Will there be a mismatch between the vision articulated in the Henley Review of Cultural Learning and the strategies for making it a reality? Sam Cairns examines the evidence so far.
What is your perfect mix of arts and culture? I suspect no two people reading this will have the same answer. Finding out what delights and drives you is part of the purpose of cultural learning. Providing a cultural education isn’t just an ethical duty, and part of the rounded education every child is entitled to. It makes sound economic sense and gives young people the skills, competencies, knowledge and understanding to succeed. Teaching through and about the arts impacts on attainment, improves children’s cognitive and transferable skills, and their employability.
However, cultural learning in England is having convulsions – there are cuts, new structures and new methods of delivery. The Draft National Curriculum for primary English published in June no longer includes drama, the only statutory place in which it currently exists; and we have had no official word on whether arts subjects will remain at Key Stage 3. Informal cultural learning is faring no better. Surveys of local authority funding by the Chief Cultural & Leisure Officers Association (CLOA) and the Joseph Rowntree Foundation reveal continuing cuts to cultural services.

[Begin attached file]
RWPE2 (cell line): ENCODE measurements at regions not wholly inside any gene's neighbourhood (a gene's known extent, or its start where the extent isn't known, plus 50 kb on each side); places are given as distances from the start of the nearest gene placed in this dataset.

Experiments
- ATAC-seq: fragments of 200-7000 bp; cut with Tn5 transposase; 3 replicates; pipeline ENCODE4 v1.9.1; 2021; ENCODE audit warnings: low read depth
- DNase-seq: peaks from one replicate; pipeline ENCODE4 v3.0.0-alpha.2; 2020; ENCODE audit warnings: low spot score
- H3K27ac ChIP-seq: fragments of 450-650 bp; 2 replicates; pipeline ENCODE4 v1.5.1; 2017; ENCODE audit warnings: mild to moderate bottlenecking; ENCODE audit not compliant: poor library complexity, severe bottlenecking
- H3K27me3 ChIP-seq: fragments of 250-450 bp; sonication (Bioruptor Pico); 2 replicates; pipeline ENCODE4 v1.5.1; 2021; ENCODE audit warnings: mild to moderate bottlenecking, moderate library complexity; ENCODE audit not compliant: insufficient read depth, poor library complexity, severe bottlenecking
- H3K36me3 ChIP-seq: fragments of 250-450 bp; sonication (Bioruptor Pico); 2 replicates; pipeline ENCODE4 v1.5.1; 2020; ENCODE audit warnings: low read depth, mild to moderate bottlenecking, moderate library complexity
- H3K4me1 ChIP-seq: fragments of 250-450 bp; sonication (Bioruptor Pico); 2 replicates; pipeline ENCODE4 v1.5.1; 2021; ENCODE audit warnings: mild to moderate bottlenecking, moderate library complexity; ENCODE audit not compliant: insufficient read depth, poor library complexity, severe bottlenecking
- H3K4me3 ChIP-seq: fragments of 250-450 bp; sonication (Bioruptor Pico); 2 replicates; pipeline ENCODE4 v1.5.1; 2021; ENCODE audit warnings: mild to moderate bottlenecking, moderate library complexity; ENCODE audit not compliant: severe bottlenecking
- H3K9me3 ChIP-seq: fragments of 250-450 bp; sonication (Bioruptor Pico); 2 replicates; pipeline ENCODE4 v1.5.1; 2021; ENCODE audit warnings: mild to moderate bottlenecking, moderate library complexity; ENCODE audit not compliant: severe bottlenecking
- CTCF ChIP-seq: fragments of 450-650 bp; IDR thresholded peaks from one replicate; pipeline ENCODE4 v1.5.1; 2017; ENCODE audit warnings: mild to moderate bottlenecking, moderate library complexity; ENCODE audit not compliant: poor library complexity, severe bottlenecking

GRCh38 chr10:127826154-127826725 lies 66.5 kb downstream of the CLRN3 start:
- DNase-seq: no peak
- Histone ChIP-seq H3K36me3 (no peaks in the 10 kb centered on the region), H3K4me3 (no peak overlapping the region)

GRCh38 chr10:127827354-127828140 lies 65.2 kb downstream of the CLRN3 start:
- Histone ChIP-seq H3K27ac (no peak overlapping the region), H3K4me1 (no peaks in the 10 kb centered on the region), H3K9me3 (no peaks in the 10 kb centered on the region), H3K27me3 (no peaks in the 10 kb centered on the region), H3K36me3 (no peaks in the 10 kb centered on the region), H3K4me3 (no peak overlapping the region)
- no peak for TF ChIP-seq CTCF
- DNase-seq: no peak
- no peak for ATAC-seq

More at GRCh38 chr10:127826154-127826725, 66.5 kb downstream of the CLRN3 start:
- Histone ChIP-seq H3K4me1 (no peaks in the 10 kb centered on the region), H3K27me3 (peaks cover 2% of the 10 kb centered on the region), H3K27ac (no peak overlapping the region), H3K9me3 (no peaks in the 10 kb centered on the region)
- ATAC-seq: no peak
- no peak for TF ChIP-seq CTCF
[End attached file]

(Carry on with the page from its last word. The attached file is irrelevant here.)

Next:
as with many reports, the devil is in the detail, and there are several details missing from Henley and the government response
The time is ripe for articulating a new vision and working collectively to create a new strategy which makes the best use of resources, something we never really got to the bottom of in the last decade when funding was plentiful. Last year, with admirable leadership, the Department for Education (DfE) and the Department for Culture Media and Sport (DCMS) commissioned Darren Henley to write his Review of Cultural Education. So far so good, and when the Review was published in February 2012 it set out a strong vision for cultural learning. Henley’s recognition, endorsed by the government, of the central importance of culture, arts and heritage in the lives of all children was exciting. It also promised a National Plan to set out aspirations, priorities and delivery mechanisms. However as with many reports, the devil is in the detail, and there are several details missing from Henley and the government response: